Thursday, June 27, 2013

Butterick 5678 Made Into a Jacket with a Sailor Collar

At this point you may think I've done just about all I can do with Butterick 5678. If you are new to the blog or would just like to refresh your memory, you can see all the collars and garments that I have done using just this pattern and a little bit of drafting here, http://www.rhondabuss.blogspot.com/2013/06/the-many-faces-of-butterick-5678.html .
This week I decided to do the shirt as a jacket. If you look closely, you can see that there is a little shape on the side seams, but over all the jacket is rather boxy. I also added pockets. As for the collar, that post should be up on the Sew News blog soon. We've had a few technical problems this week so it's a little late. As soon as the post is up though, I will let you know.
 There is a princess line seam on the front of the jacket, but the back has no seams.
To create the boxy back, the process is quite simple. In the picture below you can see where I overlapped the seam allowances and this created the new back pattern piece. In order for the jacket to have a little shape, I left the curve on the side seam.
 To create the front, once again, overlap the seam allowances. Rather than overlapping them at the shoulder and the hem as we did for the back, the seam allowances are overlapped at the bust point and the hem. This will leave a dart at the shoulder.
I wanted to have side panel pockets so I needed to split my pattern. Look at the picture below and you will see my ruler sitting on what would have been the seam line. Because I wanted a boxy fit to the jacket, I eliminated the shaping that the waist dart would have given.
The pattern pieces once they have been split apart. You can see that the shoulder dart is still in the pattern, but there is no shaping at the waist. I also decided to make my jacket double breasted. In the picture below you can see that my grainline is at center front. The extension for the double breast will measure the same amount as from center front to the seam line. The center front pattern piece will also be the facing so you will cut 4, 2 fronts and 2 facings.
Now, to create the pocket. Look closely at the picture below and you will see that the pocket bows out a bit from the garment. This makes it easy to put your hand in the pocket without pulling on the main body of the garment.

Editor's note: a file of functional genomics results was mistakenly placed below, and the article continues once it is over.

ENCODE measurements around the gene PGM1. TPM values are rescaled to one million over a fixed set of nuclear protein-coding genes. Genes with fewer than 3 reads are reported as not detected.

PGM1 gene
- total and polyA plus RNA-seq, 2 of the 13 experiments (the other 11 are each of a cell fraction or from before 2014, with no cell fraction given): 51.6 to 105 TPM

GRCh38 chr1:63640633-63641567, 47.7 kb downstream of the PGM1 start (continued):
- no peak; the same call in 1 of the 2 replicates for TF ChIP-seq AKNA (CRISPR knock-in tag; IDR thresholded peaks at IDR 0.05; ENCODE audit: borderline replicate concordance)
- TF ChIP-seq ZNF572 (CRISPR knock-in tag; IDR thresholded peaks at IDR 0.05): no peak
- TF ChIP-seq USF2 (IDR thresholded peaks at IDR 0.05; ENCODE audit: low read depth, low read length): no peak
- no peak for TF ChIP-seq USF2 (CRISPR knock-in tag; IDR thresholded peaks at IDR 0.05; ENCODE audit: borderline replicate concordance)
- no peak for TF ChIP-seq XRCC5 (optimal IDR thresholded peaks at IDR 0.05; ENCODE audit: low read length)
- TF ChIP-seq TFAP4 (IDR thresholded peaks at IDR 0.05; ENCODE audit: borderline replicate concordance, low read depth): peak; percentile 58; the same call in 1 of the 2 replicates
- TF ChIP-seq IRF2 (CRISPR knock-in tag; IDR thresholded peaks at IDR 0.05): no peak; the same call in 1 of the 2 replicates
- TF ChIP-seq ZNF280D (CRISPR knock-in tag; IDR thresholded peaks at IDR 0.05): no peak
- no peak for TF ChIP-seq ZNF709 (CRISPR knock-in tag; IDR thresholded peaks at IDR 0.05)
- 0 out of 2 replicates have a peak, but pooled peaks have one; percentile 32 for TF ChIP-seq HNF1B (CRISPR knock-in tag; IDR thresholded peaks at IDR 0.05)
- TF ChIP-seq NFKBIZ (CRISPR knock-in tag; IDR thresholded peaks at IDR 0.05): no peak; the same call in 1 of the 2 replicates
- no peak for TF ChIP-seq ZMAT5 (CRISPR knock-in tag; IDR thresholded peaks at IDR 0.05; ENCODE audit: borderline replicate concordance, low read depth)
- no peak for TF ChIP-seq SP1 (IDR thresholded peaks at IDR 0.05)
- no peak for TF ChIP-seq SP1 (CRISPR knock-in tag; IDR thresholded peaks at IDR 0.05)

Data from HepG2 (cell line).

To develop the pocket pattern, measure down approximately 2 1/2" from the waistline on the side seam and place a mark. The pocket can be any shape you wish, I just chose to have a curve to my pocket, so if this is what you would like, simply curve the line up to the princess line seam.
 Now, measure out 1/2" on the side seam,
 and blend this line back down to where the pocket will end. In this case the bottom of the pattern.
Remove the pocket pattern from the drafting. You can see that the pocket matches the side front panel everywhere expect for the side seam.
 When the pocket is sewn to the garment it will bow out at the opening.
The final patterns. You will need to add the hem allowance to the pocket, but do not add the hem allowance to the side front panel. This will cut down on bulk at the hem. You will need to cut 4 pockets, 2 for each side. Remember that the pocket needs to have a backing. I also placed notches on the side front pattern piece so that I would know where to match my pocket.
In my quest to use what I have, I went through all of my buttons and believe me that is a lot! I had nothing that was just the right button until I had the idea to layer my buttons. If you look closely you'll see that there is a large black button. On top of that button is a red button and then finally, the small white button that fit perfectly into the well of the red button. I was so happy!
I did line my jacket. There's nothing better than an unexpected lining!! 
One pattern can go a long way in creating an entire wardrobe. 
Hope you'll give it a try!

Share this PostPin ThisShare on TumblrShare on Google PlusEmail This


  1. This is so ingeneous. I would never have thought to use a blouse pattern for a jacket! Love it!

  2. Wow, what a fabulous jacket! I love the unexpected surprises - like the buttons and lining. Great attention to detail!

  3. Brilliant! You are one smart 'out-of-the-box' creator when it comes to sewing...

  4. This is some seriously creative work and the jacket is so lovely.
    Every detail is so well thought out. Amazing.

  5. This is very clever. At the end of the day we all probably need only 5 or 6 base patterns and a good deal of creativity and drafting skills.

  6. A lovely smart jacket - sort of a sailor suit jacket. It's fun manipulating patterns.

  7. That is truly surprising! You totally streamlined the pattern and your details really make the jacket work. What a great way to use buttons that really match the trim.

  8. So, so CREATIVE. I'm always amazed at what you design!

  9. Oh my, you would never guess that was the same pattern - lovely